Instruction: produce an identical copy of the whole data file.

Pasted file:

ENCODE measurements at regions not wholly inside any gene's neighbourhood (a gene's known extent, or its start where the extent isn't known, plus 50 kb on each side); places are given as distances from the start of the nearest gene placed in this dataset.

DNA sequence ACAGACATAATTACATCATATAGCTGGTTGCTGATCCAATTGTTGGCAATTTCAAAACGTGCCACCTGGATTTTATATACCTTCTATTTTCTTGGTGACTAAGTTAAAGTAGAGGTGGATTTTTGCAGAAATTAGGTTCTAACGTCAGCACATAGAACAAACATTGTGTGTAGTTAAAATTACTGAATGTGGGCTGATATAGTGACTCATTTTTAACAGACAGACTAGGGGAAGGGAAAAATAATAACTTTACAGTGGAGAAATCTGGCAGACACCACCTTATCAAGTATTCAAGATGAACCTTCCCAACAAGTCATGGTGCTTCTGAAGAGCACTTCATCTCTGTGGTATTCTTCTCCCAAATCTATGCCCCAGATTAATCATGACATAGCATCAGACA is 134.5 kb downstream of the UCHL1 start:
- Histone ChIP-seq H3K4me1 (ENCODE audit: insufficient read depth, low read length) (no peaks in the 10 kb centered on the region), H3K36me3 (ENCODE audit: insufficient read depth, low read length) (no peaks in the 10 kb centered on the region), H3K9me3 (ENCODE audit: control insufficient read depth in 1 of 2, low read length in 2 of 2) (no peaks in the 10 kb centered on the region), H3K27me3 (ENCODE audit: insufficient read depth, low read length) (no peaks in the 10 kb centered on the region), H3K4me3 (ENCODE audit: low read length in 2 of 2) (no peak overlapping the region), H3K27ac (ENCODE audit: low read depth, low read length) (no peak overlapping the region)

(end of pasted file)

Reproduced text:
ENCODE measurements at regions not wholly inside any gene's neighbourhood (a gene's known extent, or its start where the extent isn't known, plus 50 kb on each side); places are given as distances from the start of the nearest gene placed in this dataset.

DNA sequence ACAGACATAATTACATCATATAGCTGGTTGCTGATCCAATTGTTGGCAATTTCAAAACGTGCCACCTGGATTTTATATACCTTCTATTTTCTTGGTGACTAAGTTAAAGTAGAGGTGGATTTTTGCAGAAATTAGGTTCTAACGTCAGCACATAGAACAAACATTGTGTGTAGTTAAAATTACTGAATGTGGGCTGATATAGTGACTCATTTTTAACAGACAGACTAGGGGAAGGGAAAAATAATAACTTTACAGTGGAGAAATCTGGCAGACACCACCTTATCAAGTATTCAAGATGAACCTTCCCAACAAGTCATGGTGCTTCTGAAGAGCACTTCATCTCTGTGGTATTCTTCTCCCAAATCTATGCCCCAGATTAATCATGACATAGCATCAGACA is 134.5 kb downstream of the UCHL1 start:
- Histone ChIP-seq H3K4me1 (ENCODE audit: insufficient read depth, low read length) (no peaks in the 10 kb centered on the region), H3K36me3 (ENCODE audit: insufficient read depth, low read length) (no peaks in the 10 kb centered on the region), H3K9me3 (ENCODE audit: control insufficient read depth in 1 of 2, low read length in 2 of 2) (no peaks in the 10 kb centered on the region), H3K27me3 (ENCODE audit: insufficient read depth, low read length) (no peaks in the 10 kb centered on the region), H3K4me3 (ENCODE audit: low read length in 2 of 2) (no peak overlapping the region), H3K27ac (ENCODE audit: low read depth, low read length) (no peak overlapping the region)